5 reasons appraisals fail and how to fix them

Mention the words ‘It’s appraisal time’ to a work colleague and you’ll probably get an eye roll - so what happened and how can you fix what is going wrong?

A decade ago, performance management systems were all the rage. Customers were falling over themselves to buy systems like SuccessFactors, Taleo and Cornerstone on Demand. But the annual performance review has now fallen out of favour with more stories of failure than of success.

Mention the words ‘It’s appraisal time’ to a work colleague and you’ll probably get an eye roll.

Yet, today, talent acquisition and retention are still pressing matters for HR Leaders and the need to identify and coach your top talent is just as important as it’s ever been.

What went wrong and how can you fix it?

Problem 1: The once-a-year review

One year review











Conducted in isolation, the annual appraisal is ineffective at best and demotivating at worse. A year is a long time. Can you remember what you posted on Facebook or Instagram this time last year? Even the very best managers would struggle to remember work completed 11 months ago.

The annual appraisal often regresses to a checkpoint on the last 3 months with a bit of lip service review of work that happened earlier in the performance cycle. Employees get frustrated at past achievements getting forgotten or overlooked; managers hate the workload involved in having to remember 12 months of effort for each team member.

Fix: Continuous feedback and mid-year checkpoints

Introduce tools where colleagues can feedback on other colleagues and managers can praise good work. Crucially, this feedback must feed into the main reviews so both manager and employee have a clear reminder of all that’s happened since the last meeting.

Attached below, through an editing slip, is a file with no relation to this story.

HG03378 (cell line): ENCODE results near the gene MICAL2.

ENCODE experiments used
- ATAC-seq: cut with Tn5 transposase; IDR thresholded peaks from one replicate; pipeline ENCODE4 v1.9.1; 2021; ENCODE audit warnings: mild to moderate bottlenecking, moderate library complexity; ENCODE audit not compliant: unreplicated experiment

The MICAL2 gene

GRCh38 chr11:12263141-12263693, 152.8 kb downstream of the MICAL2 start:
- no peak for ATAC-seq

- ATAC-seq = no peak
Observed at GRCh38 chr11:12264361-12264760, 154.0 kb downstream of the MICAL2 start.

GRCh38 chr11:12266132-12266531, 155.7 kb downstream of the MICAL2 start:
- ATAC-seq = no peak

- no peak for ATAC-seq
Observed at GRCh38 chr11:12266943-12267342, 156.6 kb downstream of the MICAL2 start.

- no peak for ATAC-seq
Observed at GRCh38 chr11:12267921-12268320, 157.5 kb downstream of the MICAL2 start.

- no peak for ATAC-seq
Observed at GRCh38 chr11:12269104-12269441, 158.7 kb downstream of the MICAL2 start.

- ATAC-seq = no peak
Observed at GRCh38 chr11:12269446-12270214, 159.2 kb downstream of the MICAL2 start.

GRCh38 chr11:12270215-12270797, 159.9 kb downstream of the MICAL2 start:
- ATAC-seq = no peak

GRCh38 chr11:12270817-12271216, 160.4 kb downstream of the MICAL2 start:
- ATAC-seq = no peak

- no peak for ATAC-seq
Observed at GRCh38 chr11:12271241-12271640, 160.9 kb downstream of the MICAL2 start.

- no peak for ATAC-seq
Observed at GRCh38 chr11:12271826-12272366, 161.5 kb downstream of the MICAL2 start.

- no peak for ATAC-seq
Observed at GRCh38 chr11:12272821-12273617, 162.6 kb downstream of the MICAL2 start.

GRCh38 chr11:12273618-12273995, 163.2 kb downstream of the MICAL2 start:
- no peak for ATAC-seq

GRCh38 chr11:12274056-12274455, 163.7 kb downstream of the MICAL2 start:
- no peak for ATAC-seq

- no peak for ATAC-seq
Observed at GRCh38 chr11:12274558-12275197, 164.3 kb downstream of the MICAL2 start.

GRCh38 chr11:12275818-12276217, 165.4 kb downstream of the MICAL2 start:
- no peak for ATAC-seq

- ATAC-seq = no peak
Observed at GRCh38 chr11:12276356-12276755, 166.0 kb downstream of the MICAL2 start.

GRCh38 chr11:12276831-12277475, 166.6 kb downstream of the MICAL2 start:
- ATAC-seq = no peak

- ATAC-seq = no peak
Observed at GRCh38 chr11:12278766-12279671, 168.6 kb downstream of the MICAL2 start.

Similarly, holding a mid-year or quarterly review breaks up the pressure of the final year review. If you supplement this with mandating your managers to have 15 minute monthly check-in sessions with your workers, you’ve got the basis of continuous performance feedback.

Sounds like a lot of work? That’s a problem…

Problem 2: Appraisal forms are too long












When HR is tasked with coming up with a performance management process, the instinct is to come up with some ‘mega-form’ full of wonderful questions to cover every aspect of performance. To look even more impressive, how about filling the form up with glossy diagrams of performance cycles, competence libraries and objective weighting. Such a mighty form shows how capable the HR Talent Team is!

Forms like this are bewildering to the average employee and an annoying time sink for managers that have to complete them for each team member. A long form is a barrier to multiple review periods per year – who wants to fill those out every three months?

A good review should, at its heart, be an honest and constructive conversation between two people. Your appraisal form should capture the key points for prosperity but it’s not a replacement for that manager / employee relationship.

Fix: Less is more

Strip that form back. You really don’t need that many questions to gauge if things are going well for that employee or if the manager wants them to improve. At Applaud, we have four simple conversation starters and optional room for 2-way feedback. You can download our template here.

That’s it. Simple. Then invest in an easy to use performance management system to avoid the completion and filing of multiple word documents. 

Problem 3: "I’m a 3 but my colleague’s been given a 2!"












The dreaded final rating. Was there ever such a divisive policy introduced by HR? Giving a number is bad; introducing normalization so each manager can only give out so many 1s, 2s or 3s is worse. I’m of the firm belief that the final rating has single-handedly destroyed many perfectly good performance processes by demoralizing the recipients.

Your great performers don’t need to be told they get your top rating. They know it.

Your under performers will get demoralized at getting a low rating to the point of performing worse.

Your average-good performers, which is probably most of your workforce (excellence and ineffectiveness should be margin cases) are either going to be ambivalent or annoyed that they haven’t got the next rating up.